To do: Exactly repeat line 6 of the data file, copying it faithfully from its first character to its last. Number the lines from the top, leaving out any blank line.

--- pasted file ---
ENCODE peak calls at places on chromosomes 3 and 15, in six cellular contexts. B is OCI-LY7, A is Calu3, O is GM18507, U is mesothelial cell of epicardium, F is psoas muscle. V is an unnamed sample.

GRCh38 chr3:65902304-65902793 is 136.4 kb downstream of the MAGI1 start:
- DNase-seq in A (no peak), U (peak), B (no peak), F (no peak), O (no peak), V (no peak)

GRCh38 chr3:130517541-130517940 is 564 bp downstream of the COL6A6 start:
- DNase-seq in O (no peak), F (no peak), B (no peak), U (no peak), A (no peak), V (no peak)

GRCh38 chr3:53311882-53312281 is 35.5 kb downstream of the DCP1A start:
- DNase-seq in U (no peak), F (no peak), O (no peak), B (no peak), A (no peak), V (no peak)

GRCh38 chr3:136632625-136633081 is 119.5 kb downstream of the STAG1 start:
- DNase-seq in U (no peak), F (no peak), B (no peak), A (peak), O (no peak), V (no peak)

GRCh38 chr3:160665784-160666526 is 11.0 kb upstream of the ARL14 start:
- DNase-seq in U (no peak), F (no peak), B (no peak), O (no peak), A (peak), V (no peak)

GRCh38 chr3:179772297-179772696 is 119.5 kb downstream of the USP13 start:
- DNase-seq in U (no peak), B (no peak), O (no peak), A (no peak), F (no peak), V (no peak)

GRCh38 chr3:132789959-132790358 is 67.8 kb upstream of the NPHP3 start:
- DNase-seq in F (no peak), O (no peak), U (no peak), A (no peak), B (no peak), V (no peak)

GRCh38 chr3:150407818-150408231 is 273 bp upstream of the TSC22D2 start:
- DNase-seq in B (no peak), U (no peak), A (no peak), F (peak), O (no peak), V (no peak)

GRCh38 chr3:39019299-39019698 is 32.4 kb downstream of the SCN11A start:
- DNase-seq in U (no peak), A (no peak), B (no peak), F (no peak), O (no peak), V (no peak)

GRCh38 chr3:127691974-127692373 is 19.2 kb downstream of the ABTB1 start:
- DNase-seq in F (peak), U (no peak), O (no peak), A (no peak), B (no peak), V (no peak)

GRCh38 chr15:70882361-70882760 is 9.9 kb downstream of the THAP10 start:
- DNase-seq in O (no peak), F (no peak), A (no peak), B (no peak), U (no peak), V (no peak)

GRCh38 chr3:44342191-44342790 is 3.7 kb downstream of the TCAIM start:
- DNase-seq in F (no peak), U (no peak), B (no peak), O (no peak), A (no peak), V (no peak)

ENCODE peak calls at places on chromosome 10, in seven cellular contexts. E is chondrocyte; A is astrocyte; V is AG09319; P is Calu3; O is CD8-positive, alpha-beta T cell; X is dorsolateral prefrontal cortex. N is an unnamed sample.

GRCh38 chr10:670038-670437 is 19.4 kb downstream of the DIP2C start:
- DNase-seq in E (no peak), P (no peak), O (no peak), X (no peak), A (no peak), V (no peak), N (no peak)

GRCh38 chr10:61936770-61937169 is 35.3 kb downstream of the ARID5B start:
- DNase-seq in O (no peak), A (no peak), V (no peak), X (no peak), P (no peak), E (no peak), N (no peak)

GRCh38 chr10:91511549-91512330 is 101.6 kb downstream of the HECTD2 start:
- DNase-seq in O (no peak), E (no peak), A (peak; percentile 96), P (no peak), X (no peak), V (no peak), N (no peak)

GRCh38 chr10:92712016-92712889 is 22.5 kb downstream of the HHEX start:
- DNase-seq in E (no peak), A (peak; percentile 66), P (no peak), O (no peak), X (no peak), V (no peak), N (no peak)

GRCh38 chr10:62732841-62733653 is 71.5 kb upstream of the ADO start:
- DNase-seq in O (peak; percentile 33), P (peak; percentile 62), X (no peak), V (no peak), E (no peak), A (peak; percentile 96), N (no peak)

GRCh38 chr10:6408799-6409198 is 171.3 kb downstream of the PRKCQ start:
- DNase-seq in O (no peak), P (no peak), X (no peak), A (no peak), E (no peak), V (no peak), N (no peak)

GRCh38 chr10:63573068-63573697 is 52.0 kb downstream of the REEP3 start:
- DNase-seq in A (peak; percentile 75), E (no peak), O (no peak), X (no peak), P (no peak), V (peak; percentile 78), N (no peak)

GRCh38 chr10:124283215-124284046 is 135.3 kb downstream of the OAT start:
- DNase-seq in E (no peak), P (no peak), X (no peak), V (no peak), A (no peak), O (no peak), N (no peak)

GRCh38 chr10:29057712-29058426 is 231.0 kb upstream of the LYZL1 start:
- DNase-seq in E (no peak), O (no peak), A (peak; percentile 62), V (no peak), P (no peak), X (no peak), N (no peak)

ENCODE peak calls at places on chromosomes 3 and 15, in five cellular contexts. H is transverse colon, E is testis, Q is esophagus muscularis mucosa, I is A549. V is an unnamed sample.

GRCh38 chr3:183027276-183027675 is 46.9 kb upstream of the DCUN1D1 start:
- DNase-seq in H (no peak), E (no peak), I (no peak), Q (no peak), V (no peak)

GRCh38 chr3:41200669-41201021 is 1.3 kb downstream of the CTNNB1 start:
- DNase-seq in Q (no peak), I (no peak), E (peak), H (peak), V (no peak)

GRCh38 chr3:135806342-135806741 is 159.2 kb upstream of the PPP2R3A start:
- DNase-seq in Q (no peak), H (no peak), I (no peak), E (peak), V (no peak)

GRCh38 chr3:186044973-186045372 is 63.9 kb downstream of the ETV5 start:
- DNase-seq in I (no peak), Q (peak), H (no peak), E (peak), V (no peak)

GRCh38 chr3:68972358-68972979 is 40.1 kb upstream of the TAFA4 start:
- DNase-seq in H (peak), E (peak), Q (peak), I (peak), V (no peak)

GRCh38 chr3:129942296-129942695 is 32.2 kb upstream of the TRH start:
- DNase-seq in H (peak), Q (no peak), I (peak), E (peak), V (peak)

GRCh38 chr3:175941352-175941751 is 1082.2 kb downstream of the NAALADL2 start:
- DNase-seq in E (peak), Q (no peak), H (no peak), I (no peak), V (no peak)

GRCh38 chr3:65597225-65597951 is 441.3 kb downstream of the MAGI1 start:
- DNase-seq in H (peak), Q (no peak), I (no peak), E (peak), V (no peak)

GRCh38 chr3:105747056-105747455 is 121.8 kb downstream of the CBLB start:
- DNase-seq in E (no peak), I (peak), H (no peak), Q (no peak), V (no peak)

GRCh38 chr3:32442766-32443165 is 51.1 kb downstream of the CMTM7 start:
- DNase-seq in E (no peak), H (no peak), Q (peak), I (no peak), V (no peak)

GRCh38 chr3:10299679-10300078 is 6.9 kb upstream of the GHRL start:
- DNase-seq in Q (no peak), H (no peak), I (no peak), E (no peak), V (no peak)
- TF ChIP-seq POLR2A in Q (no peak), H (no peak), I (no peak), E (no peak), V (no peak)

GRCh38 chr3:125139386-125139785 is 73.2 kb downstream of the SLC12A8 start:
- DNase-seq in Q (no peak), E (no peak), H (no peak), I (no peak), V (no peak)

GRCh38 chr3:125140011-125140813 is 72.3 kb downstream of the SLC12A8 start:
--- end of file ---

GRCh38 chr3:53311882-53312281 is 35.5 kb downstream of the DCP1A start: